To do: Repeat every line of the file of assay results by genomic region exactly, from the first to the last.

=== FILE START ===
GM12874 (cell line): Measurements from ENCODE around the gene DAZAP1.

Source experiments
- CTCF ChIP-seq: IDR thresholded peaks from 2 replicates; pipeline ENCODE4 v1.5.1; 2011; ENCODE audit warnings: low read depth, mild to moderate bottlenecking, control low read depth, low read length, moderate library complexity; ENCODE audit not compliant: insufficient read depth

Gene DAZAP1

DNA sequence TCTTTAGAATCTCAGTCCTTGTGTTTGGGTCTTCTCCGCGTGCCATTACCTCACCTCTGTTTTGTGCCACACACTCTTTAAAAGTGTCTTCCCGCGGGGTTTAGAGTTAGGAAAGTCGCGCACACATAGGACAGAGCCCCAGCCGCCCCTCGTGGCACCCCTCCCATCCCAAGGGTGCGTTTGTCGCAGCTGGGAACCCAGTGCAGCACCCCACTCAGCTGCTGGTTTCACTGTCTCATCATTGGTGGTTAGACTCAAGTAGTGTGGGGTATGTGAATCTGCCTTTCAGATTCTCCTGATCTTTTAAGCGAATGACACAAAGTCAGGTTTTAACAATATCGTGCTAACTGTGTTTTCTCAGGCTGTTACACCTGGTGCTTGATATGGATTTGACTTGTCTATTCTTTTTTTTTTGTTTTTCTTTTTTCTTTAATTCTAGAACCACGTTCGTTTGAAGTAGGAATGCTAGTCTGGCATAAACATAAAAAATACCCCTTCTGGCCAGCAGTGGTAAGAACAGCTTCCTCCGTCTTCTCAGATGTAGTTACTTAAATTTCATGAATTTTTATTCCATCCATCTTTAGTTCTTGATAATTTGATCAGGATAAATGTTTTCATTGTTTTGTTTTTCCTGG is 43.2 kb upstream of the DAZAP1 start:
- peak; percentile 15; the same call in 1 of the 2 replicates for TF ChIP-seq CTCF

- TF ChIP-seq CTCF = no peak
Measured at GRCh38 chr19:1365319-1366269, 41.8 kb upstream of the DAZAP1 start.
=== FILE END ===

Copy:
GM12874 (cell line): Measurements from ENCODE around the gene DAZAP1.

Source experiments
- CTCF ChIP-seq: IDR thresholded peaks from 2 replicates; pipeline ENCODE4 v1.5.1; 2011; ENCODE audit warnings: low read depth, mild to moderate bottlenecking, control low read depth, low read length, moderate library complexity; ENCODE audit not compliant: insufficient read depth

Gene DAZAP1

DNA sequence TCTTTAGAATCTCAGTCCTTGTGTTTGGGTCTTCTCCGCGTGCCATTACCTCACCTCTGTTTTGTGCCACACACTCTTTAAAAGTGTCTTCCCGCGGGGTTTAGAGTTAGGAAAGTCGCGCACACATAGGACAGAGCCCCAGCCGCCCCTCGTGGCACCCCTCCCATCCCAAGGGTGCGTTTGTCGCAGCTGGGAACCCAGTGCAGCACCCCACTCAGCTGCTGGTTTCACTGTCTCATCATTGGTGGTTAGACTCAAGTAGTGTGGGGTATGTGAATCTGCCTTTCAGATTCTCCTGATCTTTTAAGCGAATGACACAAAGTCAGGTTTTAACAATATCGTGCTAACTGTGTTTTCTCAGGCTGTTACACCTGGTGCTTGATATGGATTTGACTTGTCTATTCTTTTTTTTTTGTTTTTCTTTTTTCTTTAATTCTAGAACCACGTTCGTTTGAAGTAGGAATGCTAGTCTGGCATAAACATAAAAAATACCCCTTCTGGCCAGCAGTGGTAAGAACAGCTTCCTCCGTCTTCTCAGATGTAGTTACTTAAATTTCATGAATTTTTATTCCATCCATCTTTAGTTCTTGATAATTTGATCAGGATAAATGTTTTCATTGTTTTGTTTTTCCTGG is 43.2 kb upstream of the DAZAP1 start:
- peak; percentile 15; the same call in 1 of the 2 replicates for TF ChIP-seq CTCF

- TF ChIP-seq CTCF = no peak
Measured at GRCh38 chr19:1365319-1366269, 41.8 kb upstream of the DAZAP1 start.